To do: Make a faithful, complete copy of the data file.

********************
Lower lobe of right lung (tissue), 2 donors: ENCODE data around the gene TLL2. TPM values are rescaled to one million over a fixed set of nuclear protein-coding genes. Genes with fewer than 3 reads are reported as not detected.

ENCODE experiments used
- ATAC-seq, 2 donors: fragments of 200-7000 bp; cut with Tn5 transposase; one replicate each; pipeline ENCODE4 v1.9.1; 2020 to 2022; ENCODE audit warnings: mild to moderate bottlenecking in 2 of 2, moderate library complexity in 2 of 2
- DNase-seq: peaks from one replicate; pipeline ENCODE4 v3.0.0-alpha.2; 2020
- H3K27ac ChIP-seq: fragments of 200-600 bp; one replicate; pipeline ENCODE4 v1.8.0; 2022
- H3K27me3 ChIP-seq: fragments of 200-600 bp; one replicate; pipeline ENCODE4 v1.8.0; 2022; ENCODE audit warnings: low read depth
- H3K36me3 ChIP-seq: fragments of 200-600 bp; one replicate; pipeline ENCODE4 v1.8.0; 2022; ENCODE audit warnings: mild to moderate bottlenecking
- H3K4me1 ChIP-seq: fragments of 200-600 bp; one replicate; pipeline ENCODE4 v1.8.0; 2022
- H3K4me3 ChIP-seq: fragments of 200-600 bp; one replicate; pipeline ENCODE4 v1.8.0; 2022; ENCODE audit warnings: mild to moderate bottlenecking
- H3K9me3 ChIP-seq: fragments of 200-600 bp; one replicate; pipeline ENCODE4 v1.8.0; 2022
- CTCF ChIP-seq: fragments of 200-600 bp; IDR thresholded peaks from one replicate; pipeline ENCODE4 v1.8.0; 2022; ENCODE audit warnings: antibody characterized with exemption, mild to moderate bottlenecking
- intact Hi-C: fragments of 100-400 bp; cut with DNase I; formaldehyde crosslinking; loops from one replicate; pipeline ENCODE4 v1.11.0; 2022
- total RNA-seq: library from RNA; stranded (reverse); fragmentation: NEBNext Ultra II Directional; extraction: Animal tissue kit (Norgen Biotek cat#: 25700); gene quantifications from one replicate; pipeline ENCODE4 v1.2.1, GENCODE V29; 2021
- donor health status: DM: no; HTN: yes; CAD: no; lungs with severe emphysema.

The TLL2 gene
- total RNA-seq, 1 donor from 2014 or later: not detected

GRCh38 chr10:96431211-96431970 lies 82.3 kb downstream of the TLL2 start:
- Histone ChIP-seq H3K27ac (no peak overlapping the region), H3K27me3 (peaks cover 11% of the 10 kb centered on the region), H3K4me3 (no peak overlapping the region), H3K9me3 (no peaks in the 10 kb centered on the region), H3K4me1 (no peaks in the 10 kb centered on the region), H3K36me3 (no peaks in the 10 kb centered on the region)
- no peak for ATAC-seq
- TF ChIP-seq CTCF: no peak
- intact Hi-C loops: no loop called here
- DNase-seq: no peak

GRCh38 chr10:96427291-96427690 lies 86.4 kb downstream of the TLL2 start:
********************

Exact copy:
Lower lobe of right lung (tissue), 2 donors: ENCODE data around the gene TLL2. TPM values are rescaled to one million over a fixed set of nuclear protein-coding genes. Genes with fewer than 3 reads are reported as not detected.

ENCODE experiments used
- ATAC-seq, 2 donors: fragments of 200-7000 bp; cut with Tn5 transposase; one replicate each; pipeline ENCODE4 v1.9.1; 2020 to 2022; ENCODE audit warnings: mild to moderate bottlenecking in 2 of 2, moderate library complexity in 2 of 2
- DNase-seq: peaks from one replicate; pipeline ENCODE4 v3.0.0-alpha.2; 2020
- H3K27ac ChIP-seq: fragments of 200-600 bp; one replicate; pipeline ENCODE4 v1.8.0; 2022
- H3K27me3 ChIP-seq: fragments of 200-600 bp; one replicate; pipeline ENCODE4 v1.8.0; 2022; ENCODE audit warnings: low read depth
- H3K36me3 ChIP-seq: fragments of 200-600 bp; one replicate; pipeline ENCODE4 v1.8.0; 2022; ENCODE audit warnings: mild to moderate bottlenecking
- H3K4me1 ChIP-seq: fragments of 200-600 bp; one replicate; pipeline ENCODE4 v1.8.0; 2022
- H3K4me3 ChIP-seq: fragments of 200-600 bp; one replicate; pipeline ENCODE4 v1.8.0; 2022; ENCODE audit warnings: mild to moderate bottlenecking
- H3K9me3 ChIP-seq: fragments of 200-600 bp; one replicate; pipeline ENCODE4 v1.8.0; 2022
- CTCF ChIP-seq: fragments of 200-600 bp; IDR thresholded peaks from one replicate; pipeline ENCODE4 v1.8.0; 2022; ENCODE audit warnings: antibody characterized with exemption, mild to moderate bottlenecking
- intact Hi-C: fragments of 100-400 bp; cut with DNase I; formaldehyde crosslinking; loops from one replicate; pipeline ENCODE4 v1.11.0; 2022
- total RNA-seq: library from RNA; stranded (reverse); fragmentation: NEBNext Ultra II Directional; extraction: Animal tissue kit (Norgen Biotek cat#: 25700); gene quantifications from one replicate; pipeline ENCODE4 v1.2.1, GENCODE V29; 2021
- donor health status: DM: no; HTN: yes; CAD: no; lungs with severe emphysema.

The TLL2 gene
- total RNA-seq, 1 donor from 2014 or later: not detected

GRCh38 chr10:96431211-96431970 lies 82.3 kb downstream of the TLL2 start:
- Histone ChIP-seq H3K27ac (no peak overlapping the region), H3K27me3 (peaks cover 11% of the 10 kb centered on the region), H3K4me3 (no peak overlapping the region), H3K9me3 (no peaks in the 10 kb centered on the region), H3K4me1 (no peaks in the 10 kb centered on the region), H3K36me3 (no peaks in the 10 kb centered on the region)
- no peak for ATAC-seq
- TF ChIP-seq CTCF: no peak
- intact Hi-C loops: no loop called here
- DNase-seq: no peak

GRCh38 chr10:96427291-96427690 lies 86.4 kb downstream of the TLL2 start: